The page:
The Neophytou Douka Building (Main Building) that hosts the Permanent Exhibitions and the Stathatos Mansion where the temporary exhibitions are hosted.
Designed by architect Ernest Ziller, the Stathatos Mansion stands as a prominent example of 19th-century neoclassical architecture in Athens. Its entrance is at the junction of Vasilissis Sofias and Irodotou 1 streets, but it is also accessible via the Neophytou Douka building. The building hosts the Museum’s temporary exhibitions and is also open to the public as an architectural landmark.
The Stathatos Mansion was initially built in 1895 to accommodate the bourgeois Otto and Athena Stathatos family, remaining in their possession until 1938. It, then, periodically hosted foreign diplomatic missions. In 1982, it was purchased by the Hellenic State Company and was restored by architect P. Kalligas to be used as a guest house for official state guests. For various reasons, this plan was never implemented and in 1991 the building was granted to the Museum to fulfill its growing exhibition needs. In 2001, the Hellenic Republic decided to extend the building’s use to the N.P. Goulandris Foundation for another 50 years.
The building is a landmark sample of Neoclassicism, as it harmoniously combines elements from Greek, Roman and modern architecture. The Renaissance-style staircase entrance is flanked by a double -storey arched façade, and two prominent female statues—Athena and Fortune—adorn the ceiling.
On the building’s elevated ground floor, a dining room, a large living room as well as a metal rotunda on the entrance axis are located. These spaces have not undergone any modifications and have maintained the gilded plaster decorations on the walls, chandeliers and fireplaces. A large staircase leads to the first floor where the mansion’s bedrooms once stood. The first floor was transformed into a functional, museum-exhibition space, without any structural intervention, with the cooperation of the American museum designer Elroy Quenroe.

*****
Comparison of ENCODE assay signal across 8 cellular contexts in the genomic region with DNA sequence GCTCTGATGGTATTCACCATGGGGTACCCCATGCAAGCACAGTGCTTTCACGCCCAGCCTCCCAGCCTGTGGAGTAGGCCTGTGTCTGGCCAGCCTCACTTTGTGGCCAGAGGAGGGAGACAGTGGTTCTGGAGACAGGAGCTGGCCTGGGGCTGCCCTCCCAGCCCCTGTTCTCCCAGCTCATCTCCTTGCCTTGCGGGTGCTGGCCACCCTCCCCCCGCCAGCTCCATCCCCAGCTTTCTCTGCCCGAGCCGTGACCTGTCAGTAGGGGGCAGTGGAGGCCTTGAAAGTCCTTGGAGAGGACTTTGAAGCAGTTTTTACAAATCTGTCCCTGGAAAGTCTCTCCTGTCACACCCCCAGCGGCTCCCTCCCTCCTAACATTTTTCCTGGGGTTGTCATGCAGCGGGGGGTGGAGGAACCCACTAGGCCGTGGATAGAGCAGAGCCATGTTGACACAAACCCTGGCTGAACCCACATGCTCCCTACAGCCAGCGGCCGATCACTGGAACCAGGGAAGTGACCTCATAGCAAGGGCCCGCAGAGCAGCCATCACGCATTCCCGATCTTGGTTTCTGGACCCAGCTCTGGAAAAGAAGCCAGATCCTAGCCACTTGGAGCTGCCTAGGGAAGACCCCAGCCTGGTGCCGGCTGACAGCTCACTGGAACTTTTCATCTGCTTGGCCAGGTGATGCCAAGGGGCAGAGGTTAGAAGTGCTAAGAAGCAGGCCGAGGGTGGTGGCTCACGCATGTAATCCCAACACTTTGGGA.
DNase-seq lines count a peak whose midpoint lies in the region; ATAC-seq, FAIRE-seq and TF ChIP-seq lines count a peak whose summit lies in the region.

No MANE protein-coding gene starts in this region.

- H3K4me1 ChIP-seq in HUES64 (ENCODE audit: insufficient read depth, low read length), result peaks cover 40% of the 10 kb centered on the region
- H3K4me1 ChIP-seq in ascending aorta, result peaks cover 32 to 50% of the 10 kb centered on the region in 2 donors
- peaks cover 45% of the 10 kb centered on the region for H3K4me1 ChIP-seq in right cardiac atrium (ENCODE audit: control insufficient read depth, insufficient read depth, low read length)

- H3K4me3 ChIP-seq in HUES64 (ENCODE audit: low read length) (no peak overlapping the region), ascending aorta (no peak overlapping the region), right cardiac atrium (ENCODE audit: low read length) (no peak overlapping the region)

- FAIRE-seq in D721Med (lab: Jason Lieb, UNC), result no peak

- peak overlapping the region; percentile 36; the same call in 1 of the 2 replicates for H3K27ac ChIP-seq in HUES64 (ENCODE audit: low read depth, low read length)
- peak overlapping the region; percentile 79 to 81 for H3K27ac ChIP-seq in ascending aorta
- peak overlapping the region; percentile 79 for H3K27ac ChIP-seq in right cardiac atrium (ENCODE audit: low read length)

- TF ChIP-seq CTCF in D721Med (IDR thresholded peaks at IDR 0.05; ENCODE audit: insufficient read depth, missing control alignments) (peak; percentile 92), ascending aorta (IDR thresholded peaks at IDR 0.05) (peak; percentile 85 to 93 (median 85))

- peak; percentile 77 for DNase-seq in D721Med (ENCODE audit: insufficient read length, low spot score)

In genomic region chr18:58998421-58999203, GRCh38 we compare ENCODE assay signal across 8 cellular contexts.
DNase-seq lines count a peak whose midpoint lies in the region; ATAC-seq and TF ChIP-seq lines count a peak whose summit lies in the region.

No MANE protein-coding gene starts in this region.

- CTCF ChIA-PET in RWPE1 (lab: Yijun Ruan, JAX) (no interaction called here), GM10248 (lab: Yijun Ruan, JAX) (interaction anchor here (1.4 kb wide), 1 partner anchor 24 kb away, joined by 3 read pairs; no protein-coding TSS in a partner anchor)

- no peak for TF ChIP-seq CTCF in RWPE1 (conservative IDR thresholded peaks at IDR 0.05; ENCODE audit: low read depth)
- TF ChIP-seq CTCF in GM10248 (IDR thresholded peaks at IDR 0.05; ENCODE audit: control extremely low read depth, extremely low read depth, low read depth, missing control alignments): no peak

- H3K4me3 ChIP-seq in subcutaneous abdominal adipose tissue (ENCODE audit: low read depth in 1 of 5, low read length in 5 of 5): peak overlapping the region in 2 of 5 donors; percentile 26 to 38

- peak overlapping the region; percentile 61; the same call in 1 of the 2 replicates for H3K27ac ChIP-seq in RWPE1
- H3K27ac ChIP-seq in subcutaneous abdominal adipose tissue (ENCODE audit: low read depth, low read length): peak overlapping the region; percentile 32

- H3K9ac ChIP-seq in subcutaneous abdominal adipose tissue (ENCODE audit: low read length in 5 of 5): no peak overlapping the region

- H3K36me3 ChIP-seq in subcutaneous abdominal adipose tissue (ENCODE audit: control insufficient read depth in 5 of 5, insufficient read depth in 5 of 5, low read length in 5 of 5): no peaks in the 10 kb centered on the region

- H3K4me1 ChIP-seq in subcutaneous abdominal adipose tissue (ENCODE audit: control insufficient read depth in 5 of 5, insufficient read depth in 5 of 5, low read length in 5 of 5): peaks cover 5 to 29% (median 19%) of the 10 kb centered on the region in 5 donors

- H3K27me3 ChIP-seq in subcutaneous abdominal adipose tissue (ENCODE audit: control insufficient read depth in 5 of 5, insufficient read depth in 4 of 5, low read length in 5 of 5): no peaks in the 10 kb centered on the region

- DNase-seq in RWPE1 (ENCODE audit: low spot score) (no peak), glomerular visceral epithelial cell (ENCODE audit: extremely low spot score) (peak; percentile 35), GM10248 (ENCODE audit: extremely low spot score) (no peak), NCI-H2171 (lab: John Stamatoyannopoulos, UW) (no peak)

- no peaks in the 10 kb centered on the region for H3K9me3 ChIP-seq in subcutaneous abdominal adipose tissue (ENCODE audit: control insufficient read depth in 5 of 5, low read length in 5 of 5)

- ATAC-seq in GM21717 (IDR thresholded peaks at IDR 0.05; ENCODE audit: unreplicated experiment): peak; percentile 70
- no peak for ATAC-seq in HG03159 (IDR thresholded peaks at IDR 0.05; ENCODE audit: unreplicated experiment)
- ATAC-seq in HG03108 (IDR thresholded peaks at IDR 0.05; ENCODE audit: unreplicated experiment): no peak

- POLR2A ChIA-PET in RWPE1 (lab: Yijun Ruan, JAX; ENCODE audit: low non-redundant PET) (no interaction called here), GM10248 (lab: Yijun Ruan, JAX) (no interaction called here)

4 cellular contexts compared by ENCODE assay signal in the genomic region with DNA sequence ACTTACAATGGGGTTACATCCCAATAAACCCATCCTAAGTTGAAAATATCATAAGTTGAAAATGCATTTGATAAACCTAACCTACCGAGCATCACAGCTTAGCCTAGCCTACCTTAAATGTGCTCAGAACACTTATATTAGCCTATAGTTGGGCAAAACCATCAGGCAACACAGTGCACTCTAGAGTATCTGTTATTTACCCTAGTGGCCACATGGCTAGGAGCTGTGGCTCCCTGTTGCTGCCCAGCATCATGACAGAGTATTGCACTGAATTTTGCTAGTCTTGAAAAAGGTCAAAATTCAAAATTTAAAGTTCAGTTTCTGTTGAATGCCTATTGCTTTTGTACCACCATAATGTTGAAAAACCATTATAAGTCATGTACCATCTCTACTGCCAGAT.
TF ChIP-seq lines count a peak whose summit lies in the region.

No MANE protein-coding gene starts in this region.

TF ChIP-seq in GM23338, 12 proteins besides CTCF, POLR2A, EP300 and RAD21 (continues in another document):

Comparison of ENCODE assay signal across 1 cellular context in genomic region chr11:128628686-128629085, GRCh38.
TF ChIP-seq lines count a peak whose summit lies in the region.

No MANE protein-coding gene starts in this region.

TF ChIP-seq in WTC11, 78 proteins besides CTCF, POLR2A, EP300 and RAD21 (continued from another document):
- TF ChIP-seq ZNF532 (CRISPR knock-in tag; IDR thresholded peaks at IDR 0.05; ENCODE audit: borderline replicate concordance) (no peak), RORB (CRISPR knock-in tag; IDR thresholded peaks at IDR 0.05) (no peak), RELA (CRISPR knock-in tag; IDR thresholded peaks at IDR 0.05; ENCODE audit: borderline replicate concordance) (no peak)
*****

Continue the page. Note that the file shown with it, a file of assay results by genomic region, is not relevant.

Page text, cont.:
The building’s basement, which originally housed the kitchen and auxiliary spaces, is now utilized as offices and service areas for the Museum of Cycladic Art. At the rear of the garden, to the right side of the main entrance, there is an auxiliary building that served as a depot, stable and accommodation for the staff. Today the said building houses public services.
The building at 4 Neophytou Douka Street was designed in 1985 by architect Ioannis Vikelas to house the permanent collections of the Museum. Its façade seamlessly combines marble and glass, mirroring simplicity and light diffusion characteristic of the Cycladic landscape. Inside, the simple lines and modern aesthetics dominate, incorporating materials indigenous to the Cyclades, such as marble and granite.
The building has 4 floors offering a total exhibition area of 2,300 m² and houses the Cycladic Café and the Cycladic Shop. In 2007, the New Wing of Dolly Goulandris was added to the building, providing space for temporary exhibitions and the Museum’s Educational Department.